(Wired) The science of touch: why physical contact can make you happier and more successful
Touch can deactivate stress regions and was used by primates to form alliances
“What is the good life?” is one of life’s most vexing questions. Knowing what makes us happy, and how to bring happiness to others, has been the bread and butter of philosophers since Lao Tzu and Aristotle. But the answer to this is not as complex as one might imagine. In fact, we need look no further than our own hands. The roots of human goodness are to be found in the nascent science of human touch.
Tactile communication involves a complex communicative system that has been shaped by millions of years of mammalian evolution. It includes the human hand, a five-digit dexterous wonder, which evolved to gesture, clasp, hold, use tools and touch. Touch is first processed by the skin, an organ made up of billions of cells, which sends neurochemical signals to a large region of the cortex – the somatosensory cortex – which brings to consciousness the precise nature of each tactile contact with the outer world, whether it is friend or foe, potential lover or letch, toxin or harmless element.
Early clues to how tactile contact is a foundation of the good life were found in studies of nonhuman primates, which spend upwards of 15 per cent of their waking hours grooming one another. They do so not to find nits or nats or curb the spread of disease, but instead to form alliances, in particular in trades of grooming for food. Primatologist Frans de Waal first made this point, noting that chimps systematically share food with those that groomed them earlier in the day. Touch is the basis of that primordial act of kindness – sharing food with non-kin.
As humans evolved into the most social of primates, touch became an even richer language enabling moral ties with others. Touch is a powerful, direct means by which we give to others. Empirical studies find that the right kind of touch, the reassuring pat on the back or warm embrace, elicits in the recipient the release of oxytocin, a neurochemical that promotes trust and co-operation. A soft touch to the arm elicits activation in the orbitofrontal cortex, a region of your frontal lobes that signals expected rewards of an action. Warm, friendly touches of appreciation make others feel esteemed, valued and good.
Warm, friendly patterns of touch also calm down the recipient’s neurophysiology of stress. In one study, simply holding the hand of a loved one deactivated stress-related regions of the brain when anticipating going through a stressful experience.
Researchers at Berkeley have sought to pinpoint how touch may be a language of moral connection. In a study led by Matthew Hertenstein, two strangers came to the lab and were separated by a barrier, preventing all forms of communication except touch through a small hole. One participant stuck their arm through a hole in the barrier, at which time the individual on the other side attempted to communicate 12 different emotions, one at a time, with brief touches to the other person’s forearm.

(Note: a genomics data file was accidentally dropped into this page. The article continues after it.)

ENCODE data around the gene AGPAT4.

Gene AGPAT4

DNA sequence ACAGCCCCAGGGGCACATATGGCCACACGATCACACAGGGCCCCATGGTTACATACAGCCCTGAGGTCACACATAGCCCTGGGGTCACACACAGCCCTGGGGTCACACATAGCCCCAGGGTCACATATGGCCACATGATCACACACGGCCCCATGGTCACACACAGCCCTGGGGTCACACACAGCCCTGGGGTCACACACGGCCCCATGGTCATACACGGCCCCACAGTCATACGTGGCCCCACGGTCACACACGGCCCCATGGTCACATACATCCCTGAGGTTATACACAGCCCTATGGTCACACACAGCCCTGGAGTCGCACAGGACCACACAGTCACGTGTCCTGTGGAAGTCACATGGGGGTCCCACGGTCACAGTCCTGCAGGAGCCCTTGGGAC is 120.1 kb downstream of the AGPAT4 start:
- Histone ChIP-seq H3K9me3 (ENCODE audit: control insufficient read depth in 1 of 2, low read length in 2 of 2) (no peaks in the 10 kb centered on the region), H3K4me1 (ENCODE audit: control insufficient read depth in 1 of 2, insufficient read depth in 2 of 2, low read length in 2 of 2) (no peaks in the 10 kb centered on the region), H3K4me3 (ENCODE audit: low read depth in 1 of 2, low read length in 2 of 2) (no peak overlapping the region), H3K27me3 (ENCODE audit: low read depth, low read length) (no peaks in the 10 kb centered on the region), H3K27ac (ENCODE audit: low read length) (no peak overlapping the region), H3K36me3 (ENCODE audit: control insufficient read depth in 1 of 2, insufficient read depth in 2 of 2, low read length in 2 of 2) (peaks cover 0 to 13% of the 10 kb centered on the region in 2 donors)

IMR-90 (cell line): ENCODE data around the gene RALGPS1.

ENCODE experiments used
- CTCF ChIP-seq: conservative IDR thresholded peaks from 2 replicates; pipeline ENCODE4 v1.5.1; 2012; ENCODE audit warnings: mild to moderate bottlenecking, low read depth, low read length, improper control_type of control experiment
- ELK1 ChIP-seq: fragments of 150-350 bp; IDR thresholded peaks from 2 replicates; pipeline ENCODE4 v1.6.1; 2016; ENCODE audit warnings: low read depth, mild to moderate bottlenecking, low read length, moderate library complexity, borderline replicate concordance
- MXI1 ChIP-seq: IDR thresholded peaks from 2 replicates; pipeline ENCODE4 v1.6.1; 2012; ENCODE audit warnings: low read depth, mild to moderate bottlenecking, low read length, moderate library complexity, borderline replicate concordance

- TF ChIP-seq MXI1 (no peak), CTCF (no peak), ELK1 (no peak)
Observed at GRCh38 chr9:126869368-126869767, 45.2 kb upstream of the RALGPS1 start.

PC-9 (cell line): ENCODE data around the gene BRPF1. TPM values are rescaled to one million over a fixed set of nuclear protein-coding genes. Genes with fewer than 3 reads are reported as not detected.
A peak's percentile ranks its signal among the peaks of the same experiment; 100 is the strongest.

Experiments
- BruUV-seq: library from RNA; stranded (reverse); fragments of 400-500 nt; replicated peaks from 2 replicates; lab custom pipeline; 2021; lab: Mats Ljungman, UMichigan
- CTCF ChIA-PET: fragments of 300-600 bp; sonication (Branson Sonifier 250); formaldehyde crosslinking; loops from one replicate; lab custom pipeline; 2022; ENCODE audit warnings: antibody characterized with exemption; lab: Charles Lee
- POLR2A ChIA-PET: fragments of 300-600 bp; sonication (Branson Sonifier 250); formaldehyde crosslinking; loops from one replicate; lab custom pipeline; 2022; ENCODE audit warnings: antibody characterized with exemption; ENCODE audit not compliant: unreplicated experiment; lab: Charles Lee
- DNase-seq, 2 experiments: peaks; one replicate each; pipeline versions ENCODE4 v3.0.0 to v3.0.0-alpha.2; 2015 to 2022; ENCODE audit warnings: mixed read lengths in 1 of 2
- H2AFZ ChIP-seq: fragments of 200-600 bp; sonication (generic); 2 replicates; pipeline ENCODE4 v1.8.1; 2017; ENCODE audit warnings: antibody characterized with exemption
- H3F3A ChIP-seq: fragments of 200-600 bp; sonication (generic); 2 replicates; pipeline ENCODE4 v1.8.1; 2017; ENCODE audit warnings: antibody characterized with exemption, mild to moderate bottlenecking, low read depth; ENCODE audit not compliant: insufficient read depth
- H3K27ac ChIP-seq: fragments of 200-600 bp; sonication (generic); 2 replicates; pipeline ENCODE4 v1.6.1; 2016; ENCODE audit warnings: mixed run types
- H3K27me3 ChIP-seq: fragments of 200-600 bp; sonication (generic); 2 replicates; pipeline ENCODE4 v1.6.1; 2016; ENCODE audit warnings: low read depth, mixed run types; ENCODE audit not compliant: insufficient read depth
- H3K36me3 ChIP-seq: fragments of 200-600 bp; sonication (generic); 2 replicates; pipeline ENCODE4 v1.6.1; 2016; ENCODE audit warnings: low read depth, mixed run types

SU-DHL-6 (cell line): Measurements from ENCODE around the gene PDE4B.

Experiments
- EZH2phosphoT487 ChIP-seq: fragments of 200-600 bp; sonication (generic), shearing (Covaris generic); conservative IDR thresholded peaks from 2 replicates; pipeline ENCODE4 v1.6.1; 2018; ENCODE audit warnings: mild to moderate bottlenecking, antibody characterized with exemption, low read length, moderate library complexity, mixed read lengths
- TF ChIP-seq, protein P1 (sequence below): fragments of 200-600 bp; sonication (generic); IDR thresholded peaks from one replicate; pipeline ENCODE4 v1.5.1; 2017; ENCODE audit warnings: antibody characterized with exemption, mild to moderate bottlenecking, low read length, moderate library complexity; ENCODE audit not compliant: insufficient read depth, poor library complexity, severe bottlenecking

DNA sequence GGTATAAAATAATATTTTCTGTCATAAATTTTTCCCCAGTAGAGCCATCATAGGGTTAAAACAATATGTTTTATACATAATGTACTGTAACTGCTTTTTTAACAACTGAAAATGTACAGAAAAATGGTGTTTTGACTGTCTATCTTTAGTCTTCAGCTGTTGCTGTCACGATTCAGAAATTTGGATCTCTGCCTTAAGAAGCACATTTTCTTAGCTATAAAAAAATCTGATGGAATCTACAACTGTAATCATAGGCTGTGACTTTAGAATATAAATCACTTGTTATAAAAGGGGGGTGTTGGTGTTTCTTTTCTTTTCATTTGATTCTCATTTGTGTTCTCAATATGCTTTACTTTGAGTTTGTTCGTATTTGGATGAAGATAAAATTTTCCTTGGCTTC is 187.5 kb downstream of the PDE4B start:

The emotions included gratitude, sympathy, and love – quintessential moral sentiments. After each touch, the recipient guessed what emotion was just communicated. In this study, subjects could detect gratitude, sympathy and love about 55 to 60 per cent of the time. This shows that as the day unfolds we can rely on touch to convey gratitude, sympathy and love with brief touches.
Given the rewarding and calming effects of touch, Michael Kraus and I sought to document whether touch enables teams to collaborate better. Sports teams are known for their ritualised touch – think of the celebratory piles of bodies of football players after a goal is scored. For seven months our research team coded all of the observed touches in games played by each team in the US National Basketball Association at the start of the 2008 season. More than 25 kinds of touch were coded, including high fives and fist bumps, bear hugs and embraces, flying hip bumps and chest bumps and raps to the head expressing approval. On average, each player touched his teammates for about two seconds during the game. Just two seconds.
But those brief touches mattered. The more a team’s players touched each other at the beginning of the season, the better the team played at the season’s end: they were more efficient with each possession on offence, helped each other out more on defence and hustled for loose balls. In the end, the high-touch teams won a couple more games during the season.